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Bishop John Shelby Spong and consumer-friendly religion


Bishop John Shelby Spong and consumer-friendly religionSTEPHENS: In your latest book, Jesus for the Non-Religious, you reiterate: 'Christianity is dying ... The experience of Jesus is newly dawning and will in time create new forms.' Are you heartened, or concerned by, the prominence of militant atheists such as Richard Dawkins, Sam Harris and Christopher Hitchens?

SPONG: It gives me great heart. But so does the rise of fundamentalist Christianity. I keep trying to build a community between radical (or rabid) fundamentalism, and this disillusioned secularity. My marching orders are in John's description of Jesus' purpose: 'I've come that they might have life.'

STEPHENS: I often wonder about the ethical consequences of your version of Christianity. There are expressions of religion which are diabolically compatible with our modern self-centredness. Western Buddhism and even Pentecostalism seem to me to be disgustingly bourgeois forms of religion. Isn't your vision of a "new Christianity" pandering to the same bourgeois temperament?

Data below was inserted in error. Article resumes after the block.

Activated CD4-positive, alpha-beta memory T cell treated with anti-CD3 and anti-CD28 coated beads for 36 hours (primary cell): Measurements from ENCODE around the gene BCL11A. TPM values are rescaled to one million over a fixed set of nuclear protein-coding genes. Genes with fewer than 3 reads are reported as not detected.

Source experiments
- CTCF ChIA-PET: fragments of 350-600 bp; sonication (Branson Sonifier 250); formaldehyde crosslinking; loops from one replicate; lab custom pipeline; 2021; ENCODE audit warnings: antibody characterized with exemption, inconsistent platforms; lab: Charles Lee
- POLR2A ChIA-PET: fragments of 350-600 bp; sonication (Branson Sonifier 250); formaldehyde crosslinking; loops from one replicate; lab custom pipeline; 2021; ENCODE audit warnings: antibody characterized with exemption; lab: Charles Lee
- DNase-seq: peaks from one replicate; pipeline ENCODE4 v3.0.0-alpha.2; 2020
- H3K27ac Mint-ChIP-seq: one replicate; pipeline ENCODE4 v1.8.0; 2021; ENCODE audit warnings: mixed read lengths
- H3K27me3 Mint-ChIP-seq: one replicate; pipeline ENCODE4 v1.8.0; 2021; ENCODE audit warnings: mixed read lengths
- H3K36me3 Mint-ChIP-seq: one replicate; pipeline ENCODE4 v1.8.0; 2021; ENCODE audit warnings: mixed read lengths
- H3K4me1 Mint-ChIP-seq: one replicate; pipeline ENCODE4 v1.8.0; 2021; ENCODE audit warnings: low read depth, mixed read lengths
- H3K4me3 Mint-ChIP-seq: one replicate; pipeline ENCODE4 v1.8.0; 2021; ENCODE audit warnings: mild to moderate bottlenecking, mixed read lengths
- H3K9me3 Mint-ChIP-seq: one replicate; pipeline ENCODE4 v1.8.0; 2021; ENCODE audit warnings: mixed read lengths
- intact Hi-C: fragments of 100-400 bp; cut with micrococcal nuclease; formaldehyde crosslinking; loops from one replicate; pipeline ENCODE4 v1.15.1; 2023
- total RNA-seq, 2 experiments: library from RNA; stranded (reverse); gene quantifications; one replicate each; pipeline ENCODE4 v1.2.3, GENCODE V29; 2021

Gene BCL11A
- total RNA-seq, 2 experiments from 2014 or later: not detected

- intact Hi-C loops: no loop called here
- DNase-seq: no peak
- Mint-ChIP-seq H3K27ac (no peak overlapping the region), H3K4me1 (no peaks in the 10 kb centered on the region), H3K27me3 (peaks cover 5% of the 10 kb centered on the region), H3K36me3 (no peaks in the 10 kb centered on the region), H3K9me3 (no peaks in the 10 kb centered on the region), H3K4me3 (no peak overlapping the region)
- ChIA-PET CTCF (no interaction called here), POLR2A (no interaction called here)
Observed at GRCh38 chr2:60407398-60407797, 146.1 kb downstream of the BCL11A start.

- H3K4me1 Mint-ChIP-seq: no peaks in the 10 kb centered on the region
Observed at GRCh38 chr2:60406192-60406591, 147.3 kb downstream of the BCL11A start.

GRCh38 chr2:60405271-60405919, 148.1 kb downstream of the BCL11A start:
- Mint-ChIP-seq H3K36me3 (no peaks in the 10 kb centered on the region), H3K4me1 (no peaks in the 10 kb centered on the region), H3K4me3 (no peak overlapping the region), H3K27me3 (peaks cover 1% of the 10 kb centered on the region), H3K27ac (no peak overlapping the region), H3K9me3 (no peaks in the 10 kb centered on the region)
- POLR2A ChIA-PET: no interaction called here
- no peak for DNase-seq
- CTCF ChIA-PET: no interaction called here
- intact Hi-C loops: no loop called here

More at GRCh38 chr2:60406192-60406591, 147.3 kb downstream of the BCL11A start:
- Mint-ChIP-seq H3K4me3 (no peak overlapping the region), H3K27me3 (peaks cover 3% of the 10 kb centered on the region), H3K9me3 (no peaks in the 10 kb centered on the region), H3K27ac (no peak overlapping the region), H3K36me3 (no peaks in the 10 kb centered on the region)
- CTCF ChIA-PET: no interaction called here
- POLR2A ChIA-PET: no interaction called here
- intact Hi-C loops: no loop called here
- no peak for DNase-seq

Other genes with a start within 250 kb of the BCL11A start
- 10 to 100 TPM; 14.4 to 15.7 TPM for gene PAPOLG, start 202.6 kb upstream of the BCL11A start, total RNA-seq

SPONG: That's probably a legitimate criticism. Religion is always going to be changing its face in response to an ever-expanding worldview. Darwin challenges the way in which the Christian story has been told. Before Darwin we told the story of the Christian faith in terms of human beings created perfect in God's image, but who disobeyed God and fell into sin. Finally God enters the world as a saviour-rescuer. But it doesn't work. We never were created perfect in God's image. We were created as single-cell units of life. We are radically self-centred, survival-orientated creatures, and we had to be to win the battle of evolution. I think we've got to turn our whole Christology toward seeing Jesus as the kind of humanity that enables us to get over [survival] and begin to give our lives away.